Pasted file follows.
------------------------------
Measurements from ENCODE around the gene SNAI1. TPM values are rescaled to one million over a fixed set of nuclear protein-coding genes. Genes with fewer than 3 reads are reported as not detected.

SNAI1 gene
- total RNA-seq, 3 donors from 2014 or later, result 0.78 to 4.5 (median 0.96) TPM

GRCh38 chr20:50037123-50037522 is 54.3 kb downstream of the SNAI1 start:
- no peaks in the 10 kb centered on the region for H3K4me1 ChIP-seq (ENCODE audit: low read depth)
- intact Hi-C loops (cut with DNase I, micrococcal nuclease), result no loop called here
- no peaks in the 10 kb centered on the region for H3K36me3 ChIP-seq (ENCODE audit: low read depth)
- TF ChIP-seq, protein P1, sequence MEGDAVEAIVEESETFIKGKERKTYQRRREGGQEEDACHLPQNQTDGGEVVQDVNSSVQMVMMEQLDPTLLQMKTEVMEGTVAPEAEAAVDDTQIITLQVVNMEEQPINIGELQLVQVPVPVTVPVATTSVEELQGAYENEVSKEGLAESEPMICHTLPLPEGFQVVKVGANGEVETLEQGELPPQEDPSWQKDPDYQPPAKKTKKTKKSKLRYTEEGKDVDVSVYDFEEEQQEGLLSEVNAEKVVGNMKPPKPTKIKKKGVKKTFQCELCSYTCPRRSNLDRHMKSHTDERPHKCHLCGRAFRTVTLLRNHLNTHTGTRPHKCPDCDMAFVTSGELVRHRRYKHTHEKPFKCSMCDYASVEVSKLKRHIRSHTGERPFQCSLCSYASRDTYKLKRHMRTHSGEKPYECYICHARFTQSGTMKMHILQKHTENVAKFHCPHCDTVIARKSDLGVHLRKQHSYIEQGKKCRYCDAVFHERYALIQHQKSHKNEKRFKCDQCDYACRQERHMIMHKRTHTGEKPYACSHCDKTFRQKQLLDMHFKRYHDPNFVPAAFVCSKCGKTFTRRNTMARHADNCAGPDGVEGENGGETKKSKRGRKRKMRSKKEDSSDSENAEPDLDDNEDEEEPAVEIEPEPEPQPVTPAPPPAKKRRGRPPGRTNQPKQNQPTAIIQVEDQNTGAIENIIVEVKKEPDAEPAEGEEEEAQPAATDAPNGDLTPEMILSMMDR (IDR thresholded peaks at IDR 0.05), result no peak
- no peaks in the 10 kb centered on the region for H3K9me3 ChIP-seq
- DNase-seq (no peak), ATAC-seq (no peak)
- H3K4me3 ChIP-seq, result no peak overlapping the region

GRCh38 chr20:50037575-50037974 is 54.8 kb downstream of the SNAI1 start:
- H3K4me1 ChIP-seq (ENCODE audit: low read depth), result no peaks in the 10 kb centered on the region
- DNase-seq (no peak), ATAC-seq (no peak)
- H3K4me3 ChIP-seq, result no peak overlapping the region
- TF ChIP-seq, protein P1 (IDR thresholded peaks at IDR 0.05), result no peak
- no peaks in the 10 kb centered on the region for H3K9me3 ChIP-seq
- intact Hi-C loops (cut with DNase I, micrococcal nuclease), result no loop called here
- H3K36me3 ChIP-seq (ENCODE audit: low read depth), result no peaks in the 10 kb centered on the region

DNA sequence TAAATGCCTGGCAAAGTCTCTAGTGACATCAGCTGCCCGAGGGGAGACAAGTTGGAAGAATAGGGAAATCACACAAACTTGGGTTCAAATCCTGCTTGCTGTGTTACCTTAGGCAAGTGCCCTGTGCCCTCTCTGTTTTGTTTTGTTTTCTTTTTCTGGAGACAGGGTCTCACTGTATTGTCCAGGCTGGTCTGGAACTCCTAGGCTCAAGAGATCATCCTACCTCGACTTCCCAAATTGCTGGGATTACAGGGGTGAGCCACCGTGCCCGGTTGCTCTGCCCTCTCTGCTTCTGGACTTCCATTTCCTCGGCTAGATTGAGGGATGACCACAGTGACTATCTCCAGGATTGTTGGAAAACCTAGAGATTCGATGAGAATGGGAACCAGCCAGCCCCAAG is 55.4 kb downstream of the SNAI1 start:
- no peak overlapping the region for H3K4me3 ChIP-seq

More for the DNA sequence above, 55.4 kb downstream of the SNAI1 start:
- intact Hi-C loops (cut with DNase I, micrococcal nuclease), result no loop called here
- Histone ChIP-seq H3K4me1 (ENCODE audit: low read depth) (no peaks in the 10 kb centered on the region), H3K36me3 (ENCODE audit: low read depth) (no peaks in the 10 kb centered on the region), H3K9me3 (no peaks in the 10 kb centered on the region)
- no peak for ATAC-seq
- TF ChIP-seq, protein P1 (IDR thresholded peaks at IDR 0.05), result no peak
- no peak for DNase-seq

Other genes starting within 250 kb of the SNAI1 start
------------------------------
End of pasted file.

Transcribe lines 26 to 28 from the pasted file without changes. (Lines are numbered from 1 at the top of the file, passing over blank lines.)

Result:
- TF ChIP-seq, protein P1 (IDR thresholded peaks at IDR 0.05), result no peak
- no peak for DNase-seq

Other genes starting within 250 kb of the SNAI1 start